Climate change has been blamed for many things over the years. Never, until now, has anyone thought it was possible to see it as a kind of contraceptive. Hot weather leads to diminished “coital frequency," according to a new working paper put out by the National Bureau of Economic Research. Three economists studied 80 years of U.S. fertility and temperature data and found that when it’s hotter than 80 degrees F, a large decline in births follows within 10 months. Would-be parents tend not to make up for lost time in subsequent, cooler months.
'The research predicts that the threshold may be exceeded, perhaps once a decade or so, by about 2100 in places like Dubai, Abu Dhabi, and along parts of the Iranian coast. So we are talking about very, very hot temperatures, yes—but not on a sustained basis.'
'It’s incredibly harmful when good research like this gets transformed into apocalyptic headlines. Climate change is bad enough—there’s no reason to exaggerate what we know about it...Journalism that exaggerates climate change does so at the risk of being counterproductive, and we just can’t afford any more setbacks at this point—we’ve already waited long enough for effective climate change action.'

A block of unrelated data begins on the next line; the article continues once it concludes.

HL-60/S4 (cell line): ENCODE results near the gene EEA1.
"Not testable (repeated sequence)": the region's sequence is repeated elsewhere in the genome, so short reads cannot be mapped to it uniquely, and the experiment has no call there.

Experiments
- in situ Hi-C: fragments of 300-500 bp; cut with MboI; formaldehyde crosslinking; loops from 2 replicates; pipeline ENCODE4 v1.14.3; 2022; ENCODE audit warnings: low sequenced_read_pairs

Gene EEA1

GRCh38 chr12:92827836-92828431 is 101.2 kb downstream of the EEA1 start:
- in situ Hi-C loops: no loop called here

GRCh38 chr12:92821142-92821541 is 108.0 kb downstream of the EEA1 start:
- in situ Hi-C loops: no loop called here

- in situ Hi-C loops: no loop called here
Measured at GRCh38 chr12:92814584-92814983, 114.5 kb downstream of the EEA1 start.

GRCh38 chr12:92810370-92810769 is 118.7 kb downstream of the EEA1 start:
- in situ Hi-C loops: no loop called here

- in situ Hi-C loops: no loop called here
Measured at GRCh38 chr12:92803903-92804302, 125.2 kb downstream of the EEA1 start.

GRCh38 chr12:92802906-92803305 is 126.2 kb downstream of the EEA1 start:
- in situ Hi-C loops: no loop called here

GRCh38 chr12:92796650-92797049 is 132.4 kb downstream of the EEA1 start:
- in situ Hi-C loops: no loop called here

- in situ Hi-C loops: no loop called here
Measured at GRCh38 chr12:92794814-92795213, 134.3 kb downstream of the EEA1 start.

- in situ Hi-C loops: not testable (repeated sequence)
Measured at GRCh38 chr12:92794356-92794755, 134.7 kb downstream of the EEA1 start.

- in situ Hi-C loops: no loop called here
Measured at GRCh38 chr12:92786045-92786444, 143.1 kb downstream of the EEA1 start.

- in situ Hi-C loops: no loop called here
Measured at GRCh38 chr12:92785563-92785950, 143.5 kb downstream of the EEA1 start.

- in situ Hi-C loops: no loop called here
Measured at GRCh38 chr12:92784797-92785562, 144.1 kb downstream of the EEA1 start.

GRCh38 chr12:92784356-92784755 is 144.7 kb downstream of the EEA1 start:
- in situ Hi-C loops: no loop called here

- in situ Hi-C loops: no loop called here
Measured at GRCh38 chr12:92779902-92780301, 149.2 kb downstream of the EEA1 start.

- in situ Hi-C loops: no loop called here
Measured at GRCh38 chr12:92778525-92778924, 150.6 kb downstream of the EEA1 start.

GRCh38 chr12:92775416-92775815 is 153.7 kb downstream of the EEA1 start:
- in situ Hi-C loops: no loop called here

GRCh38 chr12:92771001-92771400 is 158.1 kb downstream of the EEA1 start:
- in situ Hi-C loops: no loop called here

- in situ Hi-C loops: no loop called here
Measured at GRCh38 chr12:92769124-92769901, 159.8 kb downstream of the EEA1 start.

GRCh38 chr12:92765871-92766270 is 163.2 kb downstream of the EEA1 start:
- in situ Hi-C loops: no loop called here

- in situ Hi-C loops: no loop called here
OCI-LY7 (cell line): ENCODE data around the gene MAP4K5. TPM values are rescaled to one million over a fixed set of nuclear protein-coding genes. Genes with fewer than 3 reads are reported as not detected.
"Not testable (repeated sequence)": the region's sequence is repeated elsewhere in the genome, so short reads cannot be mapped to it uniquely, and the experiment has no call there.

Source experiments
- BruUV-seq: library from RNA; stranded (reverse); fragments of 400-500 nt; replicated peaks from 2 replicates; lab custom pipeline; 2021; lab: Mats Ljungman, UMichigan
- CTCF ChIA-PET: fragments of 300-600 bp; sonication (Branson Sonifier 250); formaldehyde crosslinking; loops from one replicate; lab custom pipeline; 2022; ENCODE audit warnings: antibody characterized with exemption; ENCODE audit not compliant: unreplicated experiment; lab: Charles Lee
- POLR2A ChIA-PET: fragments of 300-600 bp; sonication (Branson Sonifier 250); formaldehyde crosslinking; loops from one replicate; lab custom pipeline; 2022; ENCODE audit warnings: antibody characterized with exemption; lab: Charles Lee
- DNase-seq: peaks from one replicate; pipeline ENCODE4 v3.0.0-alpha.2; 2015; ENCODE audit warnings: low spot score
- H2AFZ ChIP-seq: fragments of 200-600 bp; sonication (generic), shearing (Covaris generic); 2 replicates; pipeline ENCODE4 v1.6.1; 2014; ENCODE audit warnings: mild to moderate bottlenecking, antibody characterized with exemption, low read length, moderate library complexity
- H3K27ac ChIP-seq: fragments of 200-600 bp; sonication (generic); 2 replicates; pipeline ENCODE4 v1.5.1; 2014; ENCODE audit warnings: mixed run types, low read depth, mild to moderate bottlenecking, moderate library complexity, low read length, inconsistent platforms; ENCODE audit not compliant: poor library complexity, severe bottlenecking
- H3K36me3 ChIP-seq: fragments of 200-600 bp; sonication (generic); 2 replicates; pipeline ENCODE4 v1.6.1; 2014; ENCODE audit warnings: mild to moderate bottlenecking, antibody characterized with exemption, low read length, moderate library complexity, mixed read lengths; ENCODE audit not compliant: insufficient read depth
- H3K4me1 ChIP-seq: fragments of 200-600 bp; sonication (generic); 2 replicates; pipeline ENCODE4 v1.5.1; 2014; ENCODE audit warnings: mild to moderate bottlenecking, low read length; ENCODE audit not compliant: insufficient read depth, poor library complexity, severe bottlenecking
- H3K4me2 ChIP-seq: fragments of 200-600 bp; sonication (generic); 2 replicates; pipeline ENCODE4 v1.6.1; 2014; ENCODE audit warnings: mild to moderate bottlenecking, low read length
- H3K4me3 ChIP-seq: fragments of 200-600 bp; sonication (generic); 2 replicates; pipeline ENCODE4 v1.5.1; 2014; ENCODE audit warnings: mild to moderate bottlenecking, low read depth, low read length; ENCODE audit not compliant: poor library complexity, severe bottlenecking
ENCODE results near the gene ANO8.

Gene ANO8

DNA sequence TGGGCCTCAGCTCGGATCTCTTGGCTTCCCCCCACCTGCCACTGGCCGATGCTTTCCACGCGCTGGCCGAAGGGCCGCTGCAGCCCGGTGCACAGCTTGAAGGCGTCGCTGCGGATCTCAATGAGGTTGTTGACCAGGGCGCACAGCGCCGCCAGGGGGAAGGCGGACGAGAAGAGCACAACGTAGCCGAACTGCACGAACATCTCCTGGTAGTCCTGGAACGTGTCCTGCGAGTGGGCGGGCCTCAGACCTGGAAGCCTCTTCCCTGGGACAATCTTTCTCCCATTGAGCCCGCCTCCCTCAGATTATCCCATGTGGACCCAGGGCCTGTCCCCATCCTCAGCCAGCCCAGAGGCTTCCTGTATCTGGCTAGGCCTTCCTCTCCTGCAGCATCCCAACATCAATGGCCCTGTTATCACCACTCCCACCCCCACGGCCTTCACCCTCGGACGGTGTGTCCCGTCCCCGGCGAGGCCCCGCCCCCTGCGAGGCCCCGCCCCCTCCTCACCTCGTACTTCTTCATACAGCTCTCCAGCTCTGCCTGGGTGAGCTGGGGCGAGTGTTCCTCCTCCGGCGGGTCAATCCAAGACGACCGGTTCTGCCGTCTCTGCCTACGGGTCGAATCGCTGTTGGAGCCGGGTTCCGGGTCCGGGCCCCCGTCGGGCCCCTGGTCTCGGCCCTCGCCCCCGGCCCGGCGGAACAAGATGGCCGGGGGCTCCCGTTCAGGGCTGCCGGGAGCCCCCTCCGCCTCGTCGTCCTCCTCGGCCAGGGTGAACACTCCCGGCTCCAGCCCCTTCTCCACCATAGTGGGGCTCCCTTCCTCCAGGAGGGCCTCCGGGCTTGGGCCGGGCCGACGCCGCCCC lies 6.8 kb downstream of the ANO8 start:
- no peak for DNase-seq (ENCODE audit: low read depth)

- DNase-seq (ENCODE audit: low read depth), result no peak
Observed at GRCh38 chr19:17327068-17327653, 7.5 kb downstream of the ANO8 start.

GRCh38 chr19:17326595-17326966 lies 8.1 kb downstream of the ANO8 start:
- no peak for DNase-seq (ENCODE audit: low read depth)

'Rising global temperatures could soon push the sun-baked cities of the Persian Gulf across a threshold unknown since the start of civilization: the first to experience temperatures that are literally too hot for human survival.'
'Climate change, in the absence of significant mitigation, is likely to severely impact human habitability in the future,' the authors write in the study.
One of the most pressing concerns, education experts said, is how the country's rapidly aging school infrastructure, two-thirds of which was built in the early to mid 20th century, will stand up to more intense storms, hotter days, floods and escalating wildfires.
NBC4 NYC: “Give that we know climate change is going to make for hotter, stormier summers (and already is doing so) it doesn’t seem like a huge leap to suggest that the ongoing rise in legionellosis in the US could be at least partly due to climate change,” he wrote.
NOAA’s conflict of interest? “The problem is that the same staff responsible for creating reports and running some greenhouse models are also responsible for the databases that validate the forecasts.”